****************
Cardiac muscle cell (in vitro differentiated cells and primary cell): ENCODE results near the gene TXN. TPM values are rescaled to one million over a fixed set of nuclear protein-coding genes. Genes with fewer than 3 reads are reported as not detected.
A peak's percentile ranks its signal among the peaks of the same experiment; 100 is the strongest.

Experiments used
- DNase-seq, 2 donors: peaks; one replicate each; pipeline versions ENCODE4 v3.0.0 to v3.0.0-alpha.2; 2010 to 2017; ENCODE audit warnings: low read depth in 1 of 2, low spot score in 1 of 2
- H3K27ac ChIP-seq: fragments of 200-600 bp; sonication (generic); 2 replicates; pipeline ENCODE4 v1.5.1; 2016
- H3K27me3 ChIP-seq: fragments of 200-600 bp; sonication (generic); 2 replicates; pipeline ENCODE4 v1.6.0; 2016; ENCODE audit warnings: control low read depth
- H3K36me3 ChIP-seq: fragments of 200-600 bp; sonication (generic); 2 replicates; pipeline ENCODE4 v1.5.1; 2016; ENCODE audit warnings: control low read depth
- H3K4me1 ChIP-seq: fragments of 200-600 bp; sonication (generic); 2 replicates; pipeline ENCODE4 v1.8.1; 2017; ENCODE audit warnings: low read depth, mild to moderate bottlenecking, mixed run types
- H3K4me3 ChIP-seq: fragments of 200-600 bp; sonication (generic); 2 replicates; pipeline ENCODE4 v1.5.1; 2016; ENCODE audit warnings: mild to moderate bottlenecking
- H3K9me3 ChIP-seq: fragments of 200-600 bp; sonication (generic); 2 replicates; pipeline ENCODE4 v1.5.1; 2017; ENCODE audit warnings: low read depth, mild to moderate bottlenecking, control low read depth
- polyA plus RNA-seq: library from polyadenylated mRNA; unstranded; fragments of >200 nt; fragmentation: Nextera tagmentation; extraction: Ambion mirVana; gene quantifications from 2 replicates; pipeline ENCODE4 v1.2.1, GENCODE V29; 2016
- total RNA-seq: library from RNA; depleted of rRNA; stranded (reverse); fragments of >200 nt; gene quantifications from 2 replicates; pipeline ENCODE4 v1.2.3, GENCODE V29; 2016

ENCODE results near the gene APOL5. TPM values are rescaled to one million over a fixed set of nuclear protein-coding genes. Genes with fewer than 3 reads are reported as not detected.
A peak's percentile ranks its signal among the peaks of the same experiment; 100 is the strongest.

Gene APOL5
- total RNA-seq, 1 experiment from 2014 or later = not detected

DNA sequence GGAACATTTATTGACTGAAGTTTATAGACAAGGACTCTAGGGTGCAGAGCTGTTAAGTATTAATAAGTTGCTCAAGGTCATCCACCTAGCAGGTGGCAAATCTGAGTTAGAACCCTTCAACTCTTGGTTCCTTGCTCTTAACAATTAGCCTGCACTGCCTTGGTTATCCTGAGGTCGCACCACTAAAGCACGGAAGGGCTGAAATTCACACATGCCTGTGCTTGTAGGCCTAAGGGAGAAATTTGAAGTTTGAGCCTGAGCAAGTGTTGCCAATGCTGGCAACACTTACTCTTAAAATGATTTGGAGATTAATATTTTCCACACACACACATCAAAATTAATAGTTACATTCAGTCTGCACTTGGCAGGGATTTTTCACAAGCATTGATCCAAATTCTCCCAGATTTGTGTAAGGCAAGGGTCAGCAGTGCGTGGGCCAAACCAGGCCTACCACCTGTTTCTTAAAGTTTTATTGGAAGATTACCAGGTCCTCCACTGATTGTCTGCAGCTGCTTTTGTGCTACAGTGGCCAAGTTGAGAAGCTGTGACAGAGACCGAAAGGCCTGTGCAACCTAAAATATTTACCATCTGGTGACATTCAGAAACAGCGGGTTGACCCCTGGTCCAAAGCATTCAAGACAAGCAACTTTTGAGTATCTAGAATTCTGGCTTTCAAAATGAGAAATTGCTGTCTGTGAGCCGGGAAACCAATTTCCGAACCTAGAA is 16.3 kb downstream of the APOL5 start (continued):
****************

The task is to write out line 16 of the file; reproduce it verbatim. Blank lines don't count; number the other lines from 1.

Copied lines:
- total RNA-seq, 1 experiment from 2014 or later = not detected